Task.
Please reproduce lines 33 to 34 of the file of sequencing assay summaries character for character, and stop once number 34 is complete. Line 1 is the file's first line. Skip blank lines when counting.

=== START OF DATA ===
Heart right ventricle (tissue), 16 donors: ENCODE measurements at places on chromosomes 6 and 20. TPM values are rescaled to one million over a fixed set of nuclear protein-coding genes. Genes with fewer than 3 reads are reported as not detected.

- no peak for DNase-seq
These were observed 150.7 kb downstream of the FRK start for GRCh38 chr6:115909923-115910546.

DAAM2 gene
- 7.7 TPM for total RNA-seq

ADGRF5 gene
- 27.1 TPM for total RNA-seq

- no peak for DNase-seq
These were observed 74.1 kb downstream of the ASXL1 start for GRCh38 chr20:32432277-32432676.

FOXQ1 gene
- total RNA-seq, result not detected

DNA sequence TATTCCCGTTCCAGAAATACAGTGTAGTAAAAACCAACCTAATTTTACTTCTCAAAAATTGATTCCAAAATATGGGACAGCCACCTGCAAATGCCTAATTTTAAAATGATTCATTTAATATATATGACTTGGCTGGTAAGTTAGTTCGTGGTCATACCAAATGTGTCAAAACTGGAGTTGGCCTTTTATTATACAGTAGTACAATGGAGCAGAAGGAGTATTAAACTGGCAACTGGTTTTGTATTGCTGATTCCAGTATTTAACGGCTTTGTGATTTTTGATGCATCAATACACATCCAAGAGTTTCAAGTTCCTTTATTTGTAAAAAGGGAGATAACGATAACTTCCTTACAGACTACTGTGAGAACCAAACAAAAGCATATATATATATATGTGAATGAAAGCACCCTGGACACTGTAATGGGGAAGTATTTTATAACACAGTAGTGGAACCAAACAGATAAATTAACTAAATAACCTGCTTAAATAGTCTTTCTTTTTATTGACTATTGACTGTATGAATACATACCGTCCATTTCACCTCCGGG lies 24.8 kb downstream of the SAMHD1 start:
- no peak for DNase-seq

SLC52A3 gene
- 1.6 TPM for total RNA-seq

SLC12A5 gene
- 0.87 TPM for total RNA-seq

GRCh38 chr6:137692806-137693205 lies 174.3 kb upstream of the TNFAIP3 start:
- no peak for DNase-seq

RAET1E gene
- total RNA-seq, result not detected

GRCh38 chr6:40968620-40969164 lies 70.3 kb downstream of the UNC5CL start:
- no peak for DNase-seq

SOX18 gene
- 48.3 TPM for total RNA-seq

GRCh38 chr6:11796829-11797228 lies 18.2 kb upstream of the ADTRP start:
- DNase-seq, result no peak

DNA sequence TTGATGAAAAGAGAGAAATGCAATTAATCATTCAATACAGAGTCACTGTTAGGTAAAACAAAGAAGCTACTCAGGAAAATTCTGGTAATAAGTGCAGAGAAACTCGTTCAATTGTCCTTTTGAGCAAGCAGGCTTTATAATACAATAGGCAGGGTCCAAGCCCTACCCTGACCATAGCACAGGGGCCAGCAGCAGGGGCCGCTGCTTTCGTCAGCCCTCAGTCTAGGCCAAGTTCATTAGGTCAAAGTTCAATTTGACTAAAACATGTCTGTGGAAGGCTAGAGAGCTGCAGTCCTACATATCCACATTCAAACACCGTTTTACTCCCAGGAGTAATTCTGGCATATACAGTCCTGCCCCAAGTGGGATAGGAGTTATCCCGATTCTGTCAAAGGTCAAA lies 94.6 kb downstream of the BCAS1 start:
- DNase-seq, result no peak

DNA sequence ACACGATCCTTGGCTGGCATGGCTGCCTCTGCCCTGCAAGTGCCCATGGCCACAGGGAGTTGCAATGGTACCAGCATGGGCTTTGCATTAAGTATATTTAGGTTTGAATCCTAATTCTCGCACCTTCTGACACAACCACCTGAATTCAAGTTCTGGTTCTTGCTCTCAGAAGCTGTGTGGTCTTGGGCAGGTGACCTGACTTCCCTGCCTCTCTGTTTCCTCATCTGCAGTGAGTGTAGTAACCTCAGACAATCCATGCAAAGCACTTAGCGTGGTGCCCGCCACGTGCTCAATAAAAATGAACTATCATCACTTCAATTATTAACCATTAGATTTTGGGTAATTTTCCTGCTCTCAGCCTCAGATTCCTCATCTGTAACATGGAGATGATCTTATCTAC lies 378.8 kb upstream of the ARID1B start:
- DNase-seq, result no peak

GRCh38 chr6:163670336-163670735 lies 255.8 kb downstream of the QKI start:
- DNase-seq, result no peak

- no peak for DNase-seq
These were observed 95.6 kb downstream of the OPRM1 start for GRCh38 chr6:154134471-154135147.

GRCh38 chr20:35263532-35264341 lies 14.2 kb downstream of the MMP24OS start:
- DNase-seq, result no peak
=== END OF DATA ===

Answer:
- DNase-seq, result no peak

- no peak for DNase-seq